Also, glass shops that do aluminum storefronts always need flashings, many do not cut and bend their own, we cut and bent many tons of anodized aluminum for commercial window and door flashings, they installed them. Glass companies also need insulated sheet metal backpans for behind certain types of glass panels (curtain walls, I think)
Auto body shops that do restoration or rust repair, we built a lot of rocker panels etc.
Good luck in business.
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  #9  
Old 05-30-2013, 06:09 PM
cactassdupree cactassdupree is offline
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Wink Market

Target your market. Get out and hit the bricks. Maybe get some flyers so your potencial customers will know what you can do. Go to supply companies and tell them you can make their Standard size pans and custom ones too. That's just a small example. Plumber need pans for water heaters. Shoot you might get some overflow work from some larger shops or a shop that can't do what your Dad can. Roofing shops use a lot of metal. Get yourself in some kind of school and you can learn some basics. Then there is OTJ (on the job) training. I leaned more in my 5th year after turning out then the first four. Good luck!! dupree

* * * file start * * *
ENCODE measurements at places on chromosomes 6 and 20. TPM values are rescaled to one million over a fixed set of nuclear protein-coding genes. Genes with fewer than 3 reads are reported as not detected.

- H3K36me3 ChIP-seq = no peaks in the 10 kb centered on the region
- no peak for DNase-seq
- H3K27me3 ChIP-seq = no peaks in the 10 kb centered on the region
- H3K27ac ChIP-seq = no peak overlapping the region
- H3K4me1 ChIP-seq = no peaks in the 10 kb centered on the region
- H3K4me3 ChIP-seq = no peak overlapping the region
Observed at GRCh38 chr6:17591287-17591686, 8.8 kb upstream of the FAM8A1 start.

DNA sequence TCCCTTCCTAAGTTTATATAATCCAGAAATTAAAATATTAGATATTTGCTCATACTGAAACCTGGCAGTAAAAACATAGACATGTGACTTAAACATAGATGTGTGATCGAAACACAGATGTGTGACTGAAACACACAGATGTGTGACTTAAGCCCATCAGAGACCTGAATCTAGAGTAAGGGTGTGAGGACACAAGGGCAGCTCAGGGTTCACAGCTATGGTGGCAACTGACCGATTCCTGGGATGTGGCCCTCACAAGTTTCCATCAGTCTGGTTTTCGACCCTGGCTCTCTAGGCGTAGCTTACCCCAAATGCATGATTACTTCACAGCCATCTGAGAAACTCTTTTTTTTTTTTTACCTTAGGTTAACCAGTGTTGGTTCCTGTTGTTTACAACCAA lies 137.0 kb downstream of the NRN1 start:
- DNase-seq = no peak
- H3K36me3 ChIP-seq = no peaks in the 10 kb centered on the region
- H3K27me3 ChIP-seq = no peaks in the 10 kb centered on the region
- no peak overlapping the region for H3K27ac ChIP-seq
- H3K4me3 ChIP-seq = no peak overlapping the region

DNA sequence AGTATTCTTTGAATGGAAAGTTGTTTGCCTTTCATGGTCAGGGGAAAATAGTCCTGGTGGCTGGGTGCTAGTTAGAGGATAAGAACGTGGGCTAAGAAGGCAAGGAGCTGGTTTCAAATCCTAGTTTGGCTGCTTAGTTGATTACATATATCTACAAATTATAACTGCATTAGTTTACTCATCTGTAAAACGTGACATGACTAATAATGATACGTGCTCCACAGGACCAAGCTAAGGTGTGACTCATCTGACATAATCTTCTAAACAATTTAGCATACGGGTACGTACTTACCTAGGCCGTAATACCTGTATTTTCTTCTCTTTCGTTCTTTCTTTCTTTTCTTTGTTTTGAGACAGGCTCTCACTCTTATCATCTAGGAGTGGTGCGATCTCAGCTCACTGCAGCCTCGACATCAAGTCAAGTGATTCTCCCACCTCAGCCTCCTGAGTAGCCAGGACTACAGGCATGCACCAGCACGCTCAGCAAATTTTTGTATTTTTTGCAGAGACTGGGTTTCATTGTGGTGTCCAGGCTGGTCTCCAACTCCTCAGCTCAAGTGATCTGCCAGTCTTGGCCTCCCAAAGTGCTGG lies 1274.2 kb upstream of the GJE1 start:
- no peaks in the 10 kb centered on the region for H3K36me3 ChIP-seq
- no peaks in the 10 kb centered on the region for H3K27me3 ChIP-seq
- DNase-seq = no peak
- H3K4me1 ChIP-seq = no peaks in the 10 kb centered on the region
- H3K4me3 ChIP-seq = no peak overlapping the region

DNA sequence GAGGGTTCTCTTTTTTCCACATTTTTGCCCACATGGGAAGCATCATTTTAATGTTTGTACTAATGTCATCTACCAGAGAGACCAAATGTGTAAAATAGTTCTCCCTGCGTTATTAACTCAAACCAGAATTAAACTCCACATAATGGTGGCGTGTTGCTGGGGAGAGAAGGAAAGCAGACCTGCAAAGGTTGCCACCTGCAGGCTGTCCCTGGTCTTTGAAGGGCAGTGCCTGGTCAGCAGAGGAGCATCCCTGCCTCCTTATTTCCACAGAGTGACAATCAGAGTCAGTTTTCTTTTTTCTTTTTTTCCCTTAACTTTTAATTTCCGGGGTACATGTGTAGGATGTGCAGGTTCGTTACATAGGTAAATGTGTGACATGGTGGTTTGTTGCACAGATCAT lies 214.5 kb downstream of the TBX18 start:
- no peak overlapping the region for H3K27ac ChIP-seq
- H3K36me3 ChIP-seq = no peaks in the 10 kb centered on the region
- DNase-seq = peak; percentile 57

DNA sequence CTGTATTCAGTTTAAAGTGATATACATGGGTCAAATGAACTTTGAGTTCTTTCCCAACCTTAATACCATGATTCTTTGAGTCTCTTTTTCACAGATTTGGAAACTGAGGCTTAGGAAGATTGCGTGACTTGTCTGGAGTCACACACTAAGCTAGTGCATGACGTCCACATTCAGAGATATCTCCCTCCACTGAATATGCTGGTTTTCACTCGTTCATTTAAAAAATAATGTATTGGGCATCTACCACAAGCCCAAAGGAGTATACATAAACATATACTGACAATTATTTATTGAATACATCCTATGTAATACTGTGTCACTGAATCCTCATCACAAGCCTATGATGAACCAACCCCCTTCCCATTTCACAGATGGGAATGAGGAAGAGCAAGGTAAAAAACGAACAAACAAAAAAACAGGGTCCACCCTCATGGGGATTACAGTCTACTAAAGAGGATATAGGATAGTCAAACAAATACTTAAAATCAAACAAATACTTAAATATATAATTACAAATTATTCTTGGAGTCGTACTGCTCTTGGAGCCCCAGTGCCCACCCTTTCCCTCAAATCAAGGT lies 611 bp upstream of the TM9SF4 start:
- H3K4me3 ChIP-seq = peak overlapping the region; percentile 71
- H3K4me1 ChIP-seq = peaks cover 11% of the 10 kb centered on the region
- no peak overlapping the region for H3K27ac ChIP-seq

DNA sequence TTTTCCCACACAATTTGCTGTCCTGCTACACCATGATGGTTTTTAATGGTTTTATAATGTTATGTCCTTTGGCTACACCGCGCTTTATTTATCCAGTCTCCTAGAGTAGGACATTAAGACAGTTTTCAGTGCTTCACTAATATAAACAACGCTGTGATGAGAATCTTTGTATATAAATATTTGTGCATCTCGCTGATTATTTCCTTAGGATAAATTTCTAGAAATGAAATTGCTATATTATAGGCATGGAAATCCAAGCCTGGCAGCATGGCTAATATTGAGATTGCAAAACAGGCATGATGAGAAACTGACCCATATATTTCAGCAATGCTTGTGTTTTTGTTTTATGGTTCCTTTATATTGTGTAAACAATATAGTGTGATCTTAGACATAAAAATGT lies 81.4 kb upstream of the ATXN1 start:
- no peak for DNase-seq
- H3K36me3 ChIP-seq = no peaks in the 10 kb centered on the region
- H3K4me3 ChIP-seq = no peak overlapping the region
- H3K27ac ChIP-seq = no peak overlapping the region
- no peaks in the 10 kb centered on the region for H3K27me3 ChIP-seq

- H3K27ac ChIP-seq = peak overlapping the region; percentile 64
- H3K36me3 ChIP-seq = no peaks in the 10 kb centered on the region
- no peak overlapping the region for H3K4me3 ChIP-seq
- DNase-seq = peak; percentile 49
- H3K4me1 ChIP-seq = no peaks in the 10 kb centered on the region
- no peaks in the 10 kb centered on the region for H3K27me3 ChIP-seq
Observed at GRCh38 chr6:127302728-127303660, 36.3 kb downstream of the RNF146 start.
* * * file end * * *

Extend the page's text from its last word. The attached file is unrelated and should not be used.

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  #10  
Old 06-12-2013, 01:27 PM
ccrayjr ccrayjr is offline
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Go out and cold call your potential customers with a line sheet of what services and turn around times you offer... Get in front of them! Follow up every week and use social media. Remember... stay in front of your customers or someone else will!